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Losing ability to drive may lead to depression

Q:  A few years ago my father decided my mother should no longer be driving due to her increasing confusion and a minor fender-bender. When this first occurred he was always willing to take her wherever she wanted to go. When his health started to deteriorate last year he didn’t feel well enough to continue being her designated driver. I call on the phone and my mother sounds depressed and complains about being stuck in the house all the time. I don’t live in the area so I can’t take her out on a regular basis. Do you have any ideas how I can help?

A: Whenever an older adult is involved in an automobile accident it is almost inevitable it will be the impetus for media coverage or discussions within families about when is an elder too old to continue driving. The issue should not necessarily be based strictly on age but rather the skill set a person has when it comes to getting behind the wheel of a vehicle. We probably all know an older adult who is no longer qualified to be driving yet there are many in this population who still use good judgment and are safe to continue using their automobile.

Some would think once the keys are taken away the problem is solved. Not so. Whenever the decision is made either by a family member, physician, law enforcement or the individual themselves that driving is no longer an option other concerns may arise. For many older adults giving up their car and driver’s license is a significant symbol of the loss of freedom. Unless alternatives and community options are available, the individual may be left with the fear of being stranded and homebound. An individual’s physical and mental health may suffer when driving ceases and outside activities dwindle. It appears this is very likely what has happened with your mother.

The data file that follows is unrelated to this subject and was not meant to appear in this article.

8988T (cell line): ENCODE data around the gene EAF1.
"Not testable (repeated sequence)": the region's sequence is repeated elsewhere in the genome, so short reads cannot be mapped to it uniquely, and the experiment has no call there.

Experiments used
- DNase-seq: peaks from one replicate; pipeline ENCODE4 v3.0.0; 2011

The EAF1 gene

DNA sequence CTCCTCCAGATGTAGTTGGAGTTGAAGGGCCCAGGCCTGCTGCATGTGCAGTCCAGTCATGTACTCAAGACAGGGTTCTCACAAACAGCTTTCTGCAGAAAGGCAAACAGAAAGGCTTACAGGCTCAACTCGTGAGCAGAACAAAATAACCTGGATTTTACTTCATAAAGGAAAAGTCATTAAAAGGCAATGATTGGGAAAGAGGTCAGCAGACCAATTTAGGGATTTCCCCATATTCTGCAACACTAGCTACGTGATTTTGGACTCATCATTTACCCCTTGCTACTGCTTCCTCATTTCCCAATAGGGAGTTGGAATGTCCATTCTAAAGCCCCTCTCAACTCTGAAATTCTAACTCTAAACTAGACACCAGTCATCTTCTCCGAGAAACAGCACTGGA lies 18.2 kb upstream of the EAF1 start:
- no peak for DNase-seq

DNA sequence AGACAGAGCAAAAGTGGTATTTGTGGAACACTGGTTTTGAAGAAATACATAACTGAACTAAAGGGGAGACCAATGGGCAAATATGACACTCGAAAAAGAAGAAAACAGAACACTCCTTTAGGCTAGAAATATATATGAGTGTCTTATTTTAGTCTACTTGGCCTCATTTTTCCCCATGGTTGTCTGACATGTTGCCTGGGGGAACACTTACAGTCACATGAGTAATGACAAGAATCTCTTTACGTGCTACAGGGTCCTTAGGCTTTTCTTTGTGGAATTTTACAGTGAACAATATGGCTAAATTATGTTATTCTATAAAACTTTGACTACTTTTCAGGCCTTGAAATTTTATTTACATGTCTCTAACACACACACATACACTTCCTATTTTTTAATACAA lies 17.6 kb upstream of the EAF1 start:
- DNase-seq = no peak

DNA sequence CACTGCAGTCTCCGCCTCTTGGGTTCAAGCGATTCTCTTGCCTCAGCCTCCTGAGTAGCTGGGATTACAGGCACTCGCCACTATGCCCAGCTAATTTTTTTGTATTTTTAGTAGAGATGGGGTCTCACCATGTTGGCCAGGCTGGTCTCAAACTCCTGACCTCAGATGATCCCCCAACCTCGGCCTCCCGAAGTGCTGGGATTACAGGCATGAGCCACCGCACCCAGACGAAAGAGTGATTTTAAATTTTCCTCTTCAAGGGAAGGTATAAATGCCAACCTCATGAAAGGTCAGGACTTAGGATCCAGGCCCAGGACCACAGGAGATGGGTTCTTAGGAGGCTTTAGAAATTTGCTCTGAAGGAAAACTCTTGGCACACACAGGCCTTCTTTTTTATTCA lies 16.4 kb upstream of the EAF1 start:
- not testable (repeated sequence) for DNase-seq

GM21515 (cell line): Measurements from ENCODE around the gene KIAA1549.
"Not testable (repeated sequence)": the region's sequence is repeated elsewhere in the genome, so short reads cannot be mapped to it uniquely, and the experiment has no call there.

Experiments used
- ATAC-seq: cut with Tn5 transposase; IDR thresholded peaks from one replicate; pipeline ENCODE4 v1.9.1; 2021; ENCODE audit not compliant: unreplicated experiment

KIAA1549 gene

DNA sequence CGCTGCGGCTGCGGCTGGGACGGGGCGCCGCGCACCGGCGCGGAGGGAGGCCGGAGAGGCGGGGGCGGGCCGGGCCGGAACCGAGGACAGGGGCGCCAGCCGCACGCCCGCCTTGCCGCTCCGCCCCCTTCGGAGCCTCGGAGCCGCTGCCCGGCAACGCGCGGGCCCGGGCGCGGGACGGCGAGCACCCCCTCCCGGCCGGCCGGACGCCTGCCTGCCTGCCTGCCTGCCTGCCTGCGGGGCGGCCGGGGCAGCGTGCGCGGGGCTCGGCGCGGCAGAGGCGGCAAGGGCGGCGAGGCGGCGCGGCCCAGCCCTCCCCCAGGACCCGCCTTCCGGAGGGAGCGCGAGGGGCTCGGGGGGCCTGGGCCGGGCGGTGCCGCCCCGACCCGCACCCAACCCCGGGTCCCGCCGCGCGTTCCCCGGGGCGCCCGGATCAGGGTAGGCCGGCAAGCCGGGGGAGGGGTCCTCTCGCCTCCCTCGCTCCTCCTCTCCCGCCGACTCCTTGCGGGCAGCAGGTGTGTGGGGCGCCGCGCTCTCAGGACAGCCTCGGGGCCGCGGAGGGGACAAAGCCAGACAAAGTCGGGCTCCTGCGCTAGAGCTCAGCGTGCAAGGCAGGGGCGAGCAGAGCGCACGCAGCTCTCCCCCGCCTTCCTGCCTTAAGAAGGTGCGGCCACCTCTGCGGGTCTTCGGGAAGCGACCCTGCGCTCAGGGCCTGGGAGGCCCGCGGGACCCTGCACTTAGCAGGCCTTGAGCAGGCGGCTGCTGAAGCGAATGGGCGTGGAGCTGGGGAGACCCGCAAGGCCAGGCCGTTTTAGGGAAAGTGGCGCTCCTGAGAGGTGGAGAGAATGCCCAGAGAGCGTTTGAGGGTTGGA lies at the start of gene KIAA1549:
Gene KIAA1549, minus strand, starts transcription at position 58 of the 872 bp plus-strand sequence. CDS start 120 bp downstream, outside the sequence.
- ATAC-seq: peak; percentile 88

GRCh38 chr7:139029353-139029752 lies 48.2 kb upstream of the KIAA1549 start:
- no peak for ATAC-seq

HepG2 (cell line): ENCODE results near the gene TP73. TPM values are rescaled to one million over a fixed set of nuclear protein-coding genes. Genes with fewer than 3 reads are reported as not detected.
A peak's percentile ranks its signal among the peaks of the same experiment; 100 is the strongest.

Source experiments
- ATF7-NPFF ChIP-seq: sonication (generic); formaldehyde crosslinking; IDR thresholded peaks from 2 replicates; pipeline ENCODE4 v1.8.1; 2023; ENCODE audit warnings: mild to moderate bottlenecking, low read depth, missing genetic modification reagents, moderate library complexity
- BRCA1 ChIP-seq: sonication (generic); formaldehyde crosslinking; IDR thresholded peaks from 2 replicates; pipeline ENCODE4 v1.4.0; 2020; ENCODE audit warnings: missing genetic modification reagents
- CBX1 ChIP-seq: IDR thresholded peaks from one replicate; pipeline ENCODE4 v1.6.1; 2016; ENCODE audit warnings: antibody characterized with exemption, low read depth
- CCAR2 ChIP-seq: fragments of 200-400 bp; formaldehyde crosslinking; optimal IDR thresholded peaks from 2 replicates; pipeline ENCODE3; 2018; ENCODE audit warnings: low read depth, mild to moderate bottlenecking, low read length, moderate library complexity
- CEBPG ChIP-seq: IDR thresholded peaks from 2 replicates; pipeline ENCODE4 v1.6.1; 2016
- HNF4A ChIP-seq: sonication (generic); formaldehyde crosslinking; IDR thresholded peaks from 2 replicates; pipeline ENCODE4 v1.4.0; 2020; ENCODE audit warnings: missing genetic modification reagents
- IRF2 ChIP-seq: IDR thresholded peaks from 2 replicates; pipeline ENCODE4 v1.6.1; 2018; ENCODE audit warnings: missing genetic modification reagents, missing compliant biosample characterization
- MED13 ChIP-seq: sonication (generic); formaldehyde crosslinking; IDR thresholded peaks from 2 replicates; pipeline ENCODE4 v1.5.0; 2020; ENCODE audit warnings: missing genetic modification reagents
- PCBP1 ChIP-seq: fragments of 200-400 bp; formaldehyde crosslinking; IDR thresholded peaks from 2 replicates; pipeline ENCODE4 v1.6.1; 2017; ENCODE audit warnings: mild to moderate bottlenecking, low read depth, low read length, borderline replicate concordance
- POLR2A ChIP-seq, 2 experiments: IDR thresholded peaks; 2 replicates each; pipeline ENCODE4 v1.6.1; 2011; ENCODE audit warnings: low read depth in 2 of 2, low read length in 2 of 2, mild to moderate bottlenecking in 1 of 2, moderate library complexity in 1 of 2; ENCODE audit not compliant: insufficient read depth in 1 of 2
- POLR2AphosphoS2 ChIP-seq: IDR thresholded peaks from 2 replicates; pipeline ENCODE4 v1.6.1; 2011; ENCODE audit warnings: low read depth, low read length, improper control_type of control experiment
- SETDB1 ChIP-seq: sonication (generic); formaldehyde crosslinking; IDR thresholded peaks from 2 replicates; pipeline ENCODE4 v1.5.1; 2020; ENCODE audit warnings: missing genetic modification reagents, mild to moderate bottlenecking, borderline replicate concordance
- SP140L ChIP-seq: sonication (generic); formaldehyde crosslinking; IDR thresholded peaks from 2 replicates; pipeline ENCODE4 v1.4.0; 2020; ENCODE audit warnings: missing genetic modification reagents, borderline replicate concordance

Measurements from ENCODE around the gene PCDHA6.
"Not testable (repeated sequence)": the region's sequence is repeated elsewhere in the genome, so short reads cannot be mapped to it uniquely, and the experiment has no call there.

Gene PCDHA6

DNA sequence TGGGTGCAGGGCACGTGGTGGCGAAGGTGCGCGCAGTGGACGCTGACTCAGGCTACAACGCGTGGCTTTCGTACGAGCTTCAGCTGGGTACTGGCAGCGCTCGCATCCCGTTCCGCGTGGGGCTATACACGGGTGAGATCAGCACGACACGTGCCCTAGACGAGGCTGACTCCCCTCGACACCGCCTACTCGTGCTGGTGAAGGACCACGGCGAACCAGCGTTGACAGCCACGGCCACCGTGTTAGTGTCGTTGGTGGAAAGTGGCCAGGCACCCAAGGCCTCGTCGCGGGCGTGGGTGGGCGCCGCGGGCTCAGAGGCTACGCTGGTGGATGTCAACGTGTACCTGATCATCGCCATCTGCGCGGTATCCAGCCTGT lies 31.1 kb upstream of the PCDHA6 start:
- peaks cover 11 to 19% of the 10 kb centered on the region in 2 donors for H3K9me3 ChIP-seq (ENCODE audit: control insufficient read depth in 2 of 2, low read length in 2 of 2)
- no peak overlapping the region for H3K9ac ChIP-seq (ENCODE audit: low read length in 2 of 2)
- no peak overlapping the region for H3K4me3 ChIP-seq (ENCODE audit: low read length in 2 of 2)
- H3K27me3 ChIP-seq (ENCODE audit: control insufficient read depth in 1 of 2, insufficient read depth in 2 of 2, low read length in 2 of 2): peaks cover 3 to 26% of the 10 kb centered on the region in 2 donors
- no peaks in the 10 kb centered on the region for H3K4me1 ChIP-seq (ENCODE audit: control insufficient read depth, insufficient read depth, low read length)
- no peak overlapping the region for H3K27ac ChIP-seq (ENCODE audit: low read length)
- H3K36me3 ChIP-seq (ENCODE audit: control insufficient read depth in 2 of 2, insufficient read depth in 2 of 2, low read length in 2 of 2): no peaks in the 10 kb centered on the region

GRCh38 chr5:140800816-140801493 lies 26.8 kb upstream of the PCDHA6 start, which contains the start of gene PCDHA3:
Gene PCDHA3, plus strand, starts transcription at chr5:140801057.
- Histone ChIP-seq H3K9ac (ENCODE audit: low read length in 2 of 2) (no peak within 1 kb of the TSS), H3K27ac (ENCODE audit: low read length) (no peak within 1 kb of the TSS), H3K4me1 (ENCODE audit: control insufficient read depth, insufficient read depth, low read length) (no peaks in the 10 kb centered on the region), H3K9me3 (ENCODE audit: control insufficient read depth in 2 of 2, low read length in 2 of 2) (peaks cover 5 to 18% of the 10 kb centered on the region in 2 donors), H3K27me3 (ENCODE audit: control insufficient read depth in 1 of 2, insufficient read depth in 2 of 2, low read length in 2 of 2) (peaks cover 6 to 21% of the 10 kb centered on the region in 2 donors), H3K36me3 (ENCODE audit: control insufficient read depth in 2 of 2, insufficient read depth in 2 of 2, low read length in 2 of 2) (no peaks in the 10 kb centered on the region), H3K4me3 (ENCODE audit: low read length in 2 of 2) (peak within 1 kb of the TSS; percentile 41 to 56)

Your mother no longer has the ability to be spontaneous since she can’t just get in the car and take off at will. Her entire lifestyle has changed dramatically. Her depression may continue to spiral downward unless resources are put into place. You may not be nearby but you can assist by calling the Senior Center and local Area Agency on Aging to inquire what transportation resources operate in your mother’s neighborhood. Get in contact with some of her friends or neighbors to inquire if any of them would be willing to help out. Your mother could offer to cover the cost of gas and parking fees for anyone who would volunteer to drive her around.

A point to be made is when the ability to drive is taken away from someone, serious thought should be given as to a replacement.

 

Are you struggling caring for an older adult or having difficulty locating resources? Our staff is available for a no-cost consultation, set up at your convenience, to help guide you through your caregiving experience. For more details or to schedule an appointment, please call 800-892-0890.

Do you have a question? We encourage inquiries and comments from our readers. Please direct your correspondence to ageinfo@esmv.org or Elder Services of the Merrimack Valley, Inc., Age Information Department, 280 Merrimack Street, Suite 400, Lawrence, MA 01843. Joan Hatem-Roy is the Chief Executive Officer of Elder Services.